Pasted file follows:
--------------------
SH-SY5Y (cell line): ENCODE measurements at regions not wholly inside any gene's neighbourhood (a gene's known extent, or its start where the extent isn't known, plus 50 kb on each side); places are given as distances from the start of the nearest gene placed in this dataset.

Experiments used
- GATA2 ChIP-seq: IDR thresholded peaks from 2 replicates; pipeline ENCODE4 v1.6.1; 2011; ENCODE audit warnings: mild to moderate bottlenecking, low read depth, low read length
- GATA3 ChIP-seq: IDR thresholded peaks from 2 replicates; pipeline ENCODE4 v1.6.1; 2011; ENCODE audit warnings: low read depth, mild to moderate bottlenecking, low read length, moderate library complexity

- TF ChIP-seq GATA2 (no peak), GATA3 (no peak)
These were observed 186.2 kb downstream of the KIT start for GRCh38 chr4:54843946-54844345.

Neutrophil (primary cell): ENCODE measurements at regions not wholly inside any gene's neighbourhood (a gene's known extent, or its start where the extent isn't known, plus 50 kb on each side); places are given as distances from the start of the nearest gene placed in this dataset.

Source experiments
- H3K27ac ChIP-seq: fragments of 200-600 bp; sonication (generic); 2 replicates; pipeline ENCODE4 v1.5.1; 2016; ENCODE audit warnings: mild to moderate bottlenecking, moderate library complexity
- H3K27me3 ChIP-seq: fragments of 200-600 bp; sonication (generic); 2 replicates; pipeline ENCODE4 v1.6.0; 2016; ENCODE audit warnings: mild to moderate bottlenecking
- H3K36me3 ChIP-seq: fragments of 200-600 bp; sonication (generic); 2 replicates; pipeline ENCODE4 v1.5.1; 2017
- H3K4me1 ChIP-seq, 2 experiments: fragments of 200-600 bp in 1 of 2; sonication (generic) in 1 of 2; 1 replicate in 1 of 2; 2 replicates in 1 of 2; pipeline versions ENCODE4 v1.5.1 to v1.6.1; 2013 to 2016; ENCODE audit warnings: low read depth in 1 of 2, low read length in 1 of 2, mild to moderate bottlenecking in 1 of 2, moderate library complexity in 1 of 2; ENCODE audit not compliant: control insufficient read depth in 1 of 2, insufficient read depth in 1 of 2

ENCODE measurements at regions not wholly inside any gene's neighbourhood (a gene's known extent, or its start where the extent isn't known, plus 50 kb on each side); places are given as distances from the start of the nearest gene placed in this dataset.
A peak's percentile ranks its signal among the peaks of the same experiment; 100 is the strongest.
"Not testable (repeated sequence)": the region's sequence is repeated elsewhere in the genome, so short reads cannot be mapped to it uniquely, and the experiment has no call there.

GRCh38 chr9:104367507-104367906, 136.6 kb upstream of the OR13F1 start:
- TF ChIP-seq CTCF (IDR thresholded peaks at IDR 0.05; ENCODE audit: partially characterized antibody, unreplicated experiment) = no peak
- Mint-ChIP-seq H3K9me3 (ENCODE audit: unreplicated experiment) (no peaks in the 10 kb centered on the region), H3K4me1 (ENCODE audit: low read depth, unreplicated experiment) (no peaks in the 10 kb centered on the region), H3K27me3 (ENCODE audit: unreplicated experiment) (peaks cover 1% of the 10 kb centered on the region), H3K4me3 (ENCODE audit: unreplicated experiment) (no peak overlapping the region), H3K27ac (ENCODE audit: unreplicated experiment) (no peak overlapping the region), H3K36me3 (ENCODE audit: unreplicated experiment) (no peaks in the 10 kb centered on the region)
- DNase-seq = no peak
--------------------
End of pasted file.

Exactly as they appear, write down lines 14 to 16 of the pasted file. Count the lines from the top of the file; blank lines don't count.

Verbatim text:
A peak's percentile ranks its signal among the peaks of the same experiment; 100 is the strongest.
"Not testable (repeated sequence)": the region's sequence is repeated elsewhere in the genome, so short reads cannot be mapped to it uniquely, and the experiment has no call there.

GRCh38 chr9:104367507-104367906, 136.6 kb upstream of the OR13F1 start: